Prior research was comprehensively summarized by the Cochrane review. The addition of the newer trials attenuated the results of all outcomes. However, all outcomes were statistically significant owing to reduction in hospitalization in the subgroup analysis of infants who received multiple doses of treatment. The reduction in LOS was confined to older trials with a longer LOS. We rated the quality of evidence lower than the Cochrane review. This is likely owing to downgrading evidence according to criteria listed in our summary of findings table and methods (http://openmetaanalysis.github.io/Hypertonic-Saline-for-Bronchiolitis/). The small number of patients studied limit both generalizability and the certainty of conclusions.

This topic validates the Grewal and Klassen1 recommendation for living systematic reviews. Further, a practice guideline3 and meta-analysis4 on the same topic were published this year and neither included the newer trials. Living reviews provide opportunities (Box) to advance knowledge creation, discourage unnecessary trials, and prevent under-recognition of prior research by trialists5 and authors.6 In addition, living reviews may help medical education via experiential learning (Box).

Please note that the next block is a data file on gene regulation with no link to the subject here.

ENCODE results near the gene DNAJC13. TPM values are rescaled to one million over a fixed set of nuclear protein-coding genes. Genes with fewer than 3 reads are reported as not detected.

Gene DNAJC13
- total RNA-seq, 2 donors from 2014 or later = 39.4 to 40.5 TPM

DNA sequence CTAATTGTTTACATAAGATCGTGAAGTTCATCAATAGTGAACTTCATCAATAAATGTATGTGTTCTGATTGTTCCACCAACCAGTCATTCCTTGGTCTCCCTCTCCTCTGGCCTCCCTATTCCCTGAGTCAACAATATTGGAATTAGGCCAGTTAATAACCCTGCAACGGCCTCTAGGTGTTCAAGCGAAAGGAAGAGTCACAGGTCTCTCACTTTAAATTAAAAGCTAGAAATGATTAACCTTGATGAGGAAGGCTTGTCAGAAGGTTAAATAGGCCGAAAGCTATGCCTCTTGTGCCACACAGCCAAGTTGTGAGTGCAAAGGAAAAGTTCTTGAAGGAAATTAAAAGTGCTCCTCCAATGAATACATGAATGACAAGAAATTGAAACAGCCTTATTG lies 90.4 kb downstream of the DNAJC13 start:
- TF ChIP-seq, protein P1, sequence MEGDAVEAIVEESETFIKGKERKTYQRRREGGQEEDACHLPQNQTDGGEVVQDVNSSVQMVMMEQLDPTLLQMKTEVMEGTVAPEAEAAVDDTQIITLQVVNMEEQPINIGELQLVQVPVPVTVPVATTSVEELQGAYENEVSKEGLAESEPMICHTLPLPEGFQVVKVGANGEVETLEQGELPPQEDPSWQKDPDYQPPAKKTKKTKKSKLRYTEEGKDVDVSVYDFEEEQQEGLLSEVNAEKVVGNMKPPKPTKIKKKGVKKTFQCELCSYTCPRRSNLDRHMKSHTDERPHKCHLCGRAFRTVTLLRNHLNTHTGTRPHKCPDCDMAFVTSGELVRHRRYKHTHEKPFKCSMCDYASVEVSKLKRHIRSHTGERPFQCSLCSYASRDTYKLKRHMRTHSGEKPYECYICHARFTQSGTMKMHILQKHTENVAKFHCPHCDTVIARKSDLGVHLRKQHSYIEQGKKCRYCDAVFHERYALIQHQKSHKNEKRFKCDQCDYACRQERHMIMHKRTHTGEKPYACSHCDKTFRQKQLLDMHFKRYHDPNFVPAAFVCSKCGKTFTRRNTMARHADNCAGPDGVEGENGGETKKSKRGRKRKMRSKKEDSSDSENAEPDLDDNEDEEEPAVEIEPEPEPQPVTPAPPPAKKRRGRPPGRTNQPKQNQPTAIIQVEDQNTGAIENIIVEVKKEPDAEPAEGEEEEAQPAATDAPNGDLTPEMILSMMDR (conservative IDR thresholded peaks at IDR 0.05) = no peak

Box Section Ref ID

Living Systematic Review Opportunities

Knowledge Creation
  • Living reviews may accompany requests for funding or ethics approval to justify proposed research.

  • Living reviews may accompany manuscripts during peer review to place research in context.

  • Living reviews can be done by nontrialists when a trial that is not accompanied by a systematic review is published and affects a body of evidence.

  • Living reviews may encourage collaboration by reducing barriers to contributions by individuals.

Medical Education
  • Living reviews or updates to reviews that consist of a few trials may be authored by supervised trainees.

  • Living reviews may help teach numeracy by assessing the change in outcomes and heterogeneity after adding new studies.